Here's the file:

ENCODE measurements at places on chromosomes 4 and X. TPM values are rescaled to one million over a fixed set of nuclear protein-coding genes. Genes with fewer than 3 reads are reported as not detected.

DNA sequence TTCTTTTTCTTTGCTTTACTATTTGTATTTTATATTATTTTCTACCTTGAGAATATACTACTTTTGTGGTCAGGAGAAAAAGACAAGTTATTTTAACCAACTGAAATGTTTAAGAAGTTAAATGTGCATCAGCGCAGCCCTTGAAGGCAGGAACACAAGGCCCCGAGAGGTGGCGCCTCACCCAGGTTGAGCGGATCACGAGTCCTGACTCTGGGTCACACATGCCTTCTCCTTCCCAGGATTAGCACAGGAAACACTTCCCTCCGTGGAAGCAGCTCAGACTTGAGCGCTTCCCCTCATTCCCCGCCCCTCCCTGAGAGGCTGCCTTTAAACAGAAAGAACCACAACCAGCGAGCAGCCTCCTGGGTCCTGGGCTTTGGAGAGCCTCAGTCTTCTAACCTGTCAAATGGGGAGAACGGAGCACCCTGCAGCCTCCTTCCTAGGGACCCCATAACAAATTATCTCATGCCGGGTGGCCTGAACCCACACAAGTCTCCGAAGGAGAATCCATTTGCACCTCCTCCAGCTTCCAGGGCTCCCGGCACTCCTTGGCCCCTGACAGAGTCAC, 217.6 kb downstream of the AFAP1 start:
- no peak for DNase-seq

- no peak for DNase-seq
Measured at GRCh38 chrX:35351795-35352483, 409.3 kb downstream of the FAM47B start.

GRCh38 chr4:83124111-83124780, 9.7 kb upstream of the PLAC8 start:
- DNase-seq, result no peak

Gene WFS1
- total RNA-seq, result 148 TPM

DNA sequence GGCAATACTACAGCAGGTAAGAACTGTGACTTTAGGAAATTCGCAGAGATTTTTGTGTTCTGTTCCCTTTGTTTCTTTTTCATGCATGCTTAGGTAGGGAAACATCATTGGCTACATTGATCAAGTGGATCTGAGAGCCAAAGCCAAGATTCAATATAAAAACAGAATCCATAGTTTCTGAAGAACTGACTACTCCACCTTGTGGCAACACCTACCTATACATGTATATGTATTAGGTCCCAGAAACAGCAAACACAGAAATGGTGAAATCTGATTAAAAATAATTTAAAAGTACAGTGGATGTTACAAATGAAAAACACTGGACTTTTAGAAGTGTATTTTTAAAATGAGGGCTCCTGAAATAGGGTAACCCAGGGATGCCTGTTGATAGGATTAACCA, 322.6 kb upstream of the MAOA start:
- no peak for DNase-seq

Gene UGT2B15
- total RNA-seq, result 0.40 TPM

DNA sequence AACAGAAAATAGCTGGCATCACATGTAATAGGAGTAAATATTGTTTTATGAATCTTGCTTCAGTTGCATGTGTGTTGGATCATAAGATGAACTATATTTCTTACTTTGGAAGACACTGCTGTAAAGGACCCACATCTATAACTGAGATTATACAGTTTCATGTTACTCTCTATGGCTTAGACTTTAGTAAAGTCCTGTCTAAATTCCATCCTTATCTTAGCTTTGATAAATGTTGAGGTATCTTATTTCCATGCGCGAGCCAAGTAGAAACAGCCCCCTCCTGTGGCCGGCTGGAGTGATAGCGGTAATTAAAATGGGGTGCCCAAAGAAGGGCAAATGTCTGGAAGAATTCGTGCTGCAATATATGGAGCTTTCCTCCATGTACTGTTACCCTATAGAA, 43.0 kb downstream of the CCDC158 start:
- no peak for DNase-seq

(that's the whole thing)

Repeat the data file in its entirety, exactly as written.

ENCODE measurements at places on chromosomes 4 and X. TPM values are rescaled to one million over a fixed set of nuclear protein-coding genes. Genes with fewer than 3 reads are reported as not detected.

DNA sequence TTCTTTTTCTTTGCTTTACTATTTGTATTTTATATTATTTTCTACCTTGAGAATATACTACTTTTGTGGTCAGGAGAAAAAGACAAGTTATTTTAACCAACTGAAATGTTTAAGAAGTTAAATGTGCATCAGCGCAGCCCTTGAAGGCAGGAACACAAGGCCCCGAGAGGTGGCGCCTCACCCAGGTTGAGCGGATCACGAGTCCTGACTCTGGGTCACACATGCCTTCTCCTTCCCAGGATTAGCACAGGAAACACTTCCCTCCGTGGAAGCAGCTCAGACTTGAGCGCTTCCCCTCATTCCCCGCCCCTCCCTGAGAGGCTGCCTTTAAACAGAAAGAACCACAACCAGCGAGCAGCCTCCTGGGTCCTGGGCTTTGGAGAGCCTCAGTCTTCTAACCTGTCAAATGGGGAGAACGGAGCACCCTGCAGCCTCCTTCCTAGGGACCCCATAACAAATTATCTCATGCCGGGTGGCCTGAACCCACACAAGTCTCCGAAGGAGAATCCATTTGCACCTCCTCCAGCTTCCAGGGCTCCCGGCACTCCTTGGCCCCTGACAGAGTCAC, 217.6 kb downstream of the AFAP1 start:
- no peak for DNase-seq

- no peak for DNase-seq
Measured at GRCh38 chrX:35351795-35352483, 409.3 kb downstream of the FAM47B start.

GRCh38 chr4:83124111-83124780, 9.7 kb upstream of the PLAC8 start:
- DNase-seq, result no peak

Gene WFS1
- total RNA-seq, result 148 TPM

DNA sequence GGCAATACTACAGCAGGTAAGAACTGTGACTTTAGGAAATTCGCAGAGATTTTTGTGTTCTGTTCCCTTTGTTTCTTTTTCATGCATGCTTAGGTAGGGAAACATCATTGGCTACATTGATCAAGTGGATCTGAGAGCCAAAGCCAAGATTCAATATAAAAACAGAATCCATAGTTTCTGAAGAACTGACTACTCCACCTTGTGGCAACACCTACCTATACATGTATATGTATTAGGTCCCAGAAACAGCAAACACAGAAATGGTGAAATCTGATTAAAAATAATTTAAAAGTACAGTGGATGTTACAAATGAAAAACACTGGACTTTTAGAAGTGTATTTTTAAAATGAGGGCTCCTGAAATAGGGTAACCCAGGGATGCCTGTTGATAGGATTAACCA, 322.6 kb upstream of the MAOA start:
- no peak for DNase-seq

Gene UGT2B15
- total RNA-seq, result 0.40 TPM

DNA sequence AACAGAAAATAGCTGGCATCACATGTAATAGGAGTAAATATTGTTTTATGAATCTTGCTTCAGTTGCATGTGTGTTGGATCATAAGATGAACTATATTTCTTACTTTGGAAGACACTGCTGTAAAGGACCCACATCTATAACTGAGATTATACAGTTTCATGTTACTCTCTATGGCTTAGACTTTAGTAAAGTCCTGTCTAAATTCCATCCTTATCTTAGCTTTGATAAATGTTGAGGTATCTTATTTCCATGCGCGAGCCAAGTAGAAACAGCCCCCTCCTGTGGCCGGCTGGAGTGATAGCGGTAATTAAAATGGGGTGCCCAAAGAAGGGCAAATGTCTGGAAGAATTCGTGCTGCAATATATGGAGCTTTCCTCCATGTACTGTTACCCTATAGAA, 43.0 kb downstream of the CCDC158 start:
- no peak for DNase-seq